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Five-Time U.S. Chess Champion Dies From Gall Bladder Surgery

Kingston Personal Injury Attorney

Chess grandmaster and author Larry Evans died recently after gall bladder surgery complications. The 78-year-old chess player’s career spanned decades and won him accolades from both friends and competitors.

Mr. Evans grew up in Manhattan, where he played chess for dimes on 42nd Street. He won a local chess championship at 15 years old, a New York State championship at 18 years old and a United States championship at 19 years old. He won the U.S. title four more times.

Although Mr. Evans was famous for his chess prowess, he was perhaps better known for his writing. He produced more than 20 books on the subject of chess, including a widely read collaboration with Bobby Fischer.

Sadly, complications arising from Mr. Evans’ gall bladder surgery ended his life. He died in Reno after the operation.

Gall Bladder Surgery Complications

Over half a million gall bladder removal operations are performed each year in the U.S. Although it is a routine operation, complications and mistakes can occur. When they do happen, they can be quite serious. Rep. John Murtha (Penn.) died in early 2010 when a gall bladder operation reportedly resulted in a damaged intestine. It is unknown whether this was due to medical malpractice.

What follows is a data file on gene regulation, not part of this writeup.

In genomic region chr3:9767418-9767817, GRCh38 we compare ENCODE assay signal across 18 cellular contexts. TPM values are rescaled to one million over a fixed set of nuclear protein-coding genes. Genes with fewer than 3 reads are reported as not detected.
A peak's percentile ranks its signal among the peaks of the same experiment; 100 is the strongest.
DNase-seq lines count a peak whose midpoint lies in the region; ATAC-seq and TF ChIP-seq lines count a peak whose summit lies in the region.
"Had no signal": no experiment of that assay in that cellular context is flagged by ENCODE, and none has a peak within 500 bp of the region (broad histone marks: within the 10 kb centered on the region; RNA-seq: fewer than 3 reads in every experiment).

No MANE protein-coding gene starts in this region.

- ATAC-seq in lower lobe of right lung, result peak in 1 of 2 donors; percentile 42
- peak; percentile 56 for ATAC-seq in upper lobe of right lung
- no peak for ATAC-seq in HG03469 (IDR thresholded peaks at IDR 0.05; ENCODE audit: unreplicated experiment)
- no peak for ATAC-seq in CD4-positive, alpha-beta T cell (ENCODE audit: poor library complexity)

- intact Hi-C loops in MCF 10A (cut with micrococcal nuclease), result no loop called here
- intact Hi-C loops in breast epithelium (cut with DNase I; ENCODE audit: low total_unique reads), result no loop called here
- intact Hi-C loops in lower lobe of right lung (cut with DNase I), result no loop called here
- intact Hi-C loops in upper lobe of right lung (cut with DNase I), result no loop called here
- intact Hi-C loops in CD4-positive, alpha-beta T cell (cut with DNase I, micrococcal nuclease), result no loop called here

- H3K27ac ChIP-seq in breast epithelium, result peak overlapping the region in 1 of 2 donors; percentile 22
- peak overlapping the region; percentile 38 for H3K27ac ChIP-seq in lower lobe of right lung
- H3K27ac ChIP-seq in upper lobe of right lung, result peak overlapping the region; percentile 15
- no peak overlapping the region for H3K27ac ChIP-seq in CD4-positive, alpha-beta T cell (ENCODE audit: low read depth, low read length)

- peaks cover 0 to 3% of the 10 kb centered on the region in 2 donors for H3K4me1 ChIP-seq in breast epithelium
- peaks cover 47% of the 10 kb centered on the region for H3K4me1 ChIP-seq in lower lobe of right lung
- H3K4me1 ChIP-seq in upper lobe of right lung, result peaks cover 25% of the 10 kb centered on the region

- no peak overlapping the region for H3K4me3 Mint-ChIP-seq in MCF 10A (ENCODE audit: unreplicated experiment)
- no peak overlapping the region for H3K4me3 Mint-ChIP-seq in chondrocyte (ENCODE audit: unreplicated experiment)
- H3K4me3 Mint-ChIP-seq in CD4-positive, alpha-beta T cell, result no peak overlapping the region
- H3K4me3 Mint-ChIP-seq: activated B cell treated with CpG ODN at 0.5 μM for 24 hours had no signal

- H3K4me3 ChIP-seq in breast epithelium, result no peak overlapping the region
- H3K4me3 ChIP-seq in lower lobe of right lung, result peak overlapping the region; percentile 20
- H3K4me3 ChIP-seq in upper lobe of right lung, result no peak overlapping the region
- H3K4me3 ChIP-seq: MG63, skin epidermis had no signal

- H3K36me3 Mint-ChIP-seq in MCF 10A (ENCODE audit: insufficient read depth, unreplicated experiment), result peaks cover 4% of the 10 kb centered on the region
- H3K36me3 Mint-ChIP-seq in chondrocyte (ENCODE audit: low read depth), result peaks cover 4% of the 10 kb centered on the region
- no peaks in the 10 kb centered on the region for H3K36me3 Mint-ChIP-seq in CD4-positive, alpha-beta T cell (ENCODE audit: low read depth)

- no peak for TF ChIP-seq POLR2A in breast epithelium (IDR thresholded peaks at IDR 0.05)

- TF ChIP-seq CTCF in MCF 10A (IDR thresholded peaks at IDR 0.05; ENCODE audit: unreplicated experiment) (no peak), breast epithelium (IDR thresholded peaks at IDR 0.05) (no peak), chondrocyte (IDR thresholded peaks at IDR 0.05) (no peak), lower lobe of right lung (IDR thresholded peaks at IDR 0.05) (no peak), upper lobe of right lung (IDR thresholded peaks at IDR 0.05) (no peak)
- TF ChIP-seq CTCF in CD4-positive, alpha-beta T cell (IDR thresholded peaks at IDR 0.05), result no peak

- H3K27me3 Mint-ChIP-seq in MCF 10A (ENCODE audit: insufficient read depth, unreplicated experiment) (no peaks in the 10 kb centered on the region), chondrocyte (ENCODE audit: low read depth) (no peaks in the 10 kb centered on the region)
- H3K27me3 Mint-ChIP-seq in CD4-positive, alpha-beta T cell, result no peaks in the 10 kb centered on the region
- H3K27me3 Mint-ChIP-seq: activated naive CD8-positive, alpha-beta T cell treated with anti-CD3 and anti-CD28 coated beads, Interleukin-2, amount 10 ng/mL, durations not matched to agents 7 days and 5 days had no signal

Medical malpractice is not cited as a cause of Mr. Evans’ death either, but some gall bladder surgery complications do arise from negligence. In gall bladder surgery cases, medical malpractice occurs, for example, when the doctor wrongfully cuts the bile duct, causing serious injury or death to the patient if not promptly corrected.

If the surgeon is negligent in the repair of the wrongfully transected duct, this could also be deadly. In addition, other organs and systems, such as the liver or aorta, can be damaged during gall bladder removal.

Weighing Your Options

If you or a loved one has suffered from complications from gall bladder surgery, there is no risk in speaking with an attorney. You may be able to file a lawsuit seeking compensation for damages, including medical bills and pain and suffering.

And note that there are strict time limits for taking legal action in medical malpractice cases, especially in New York.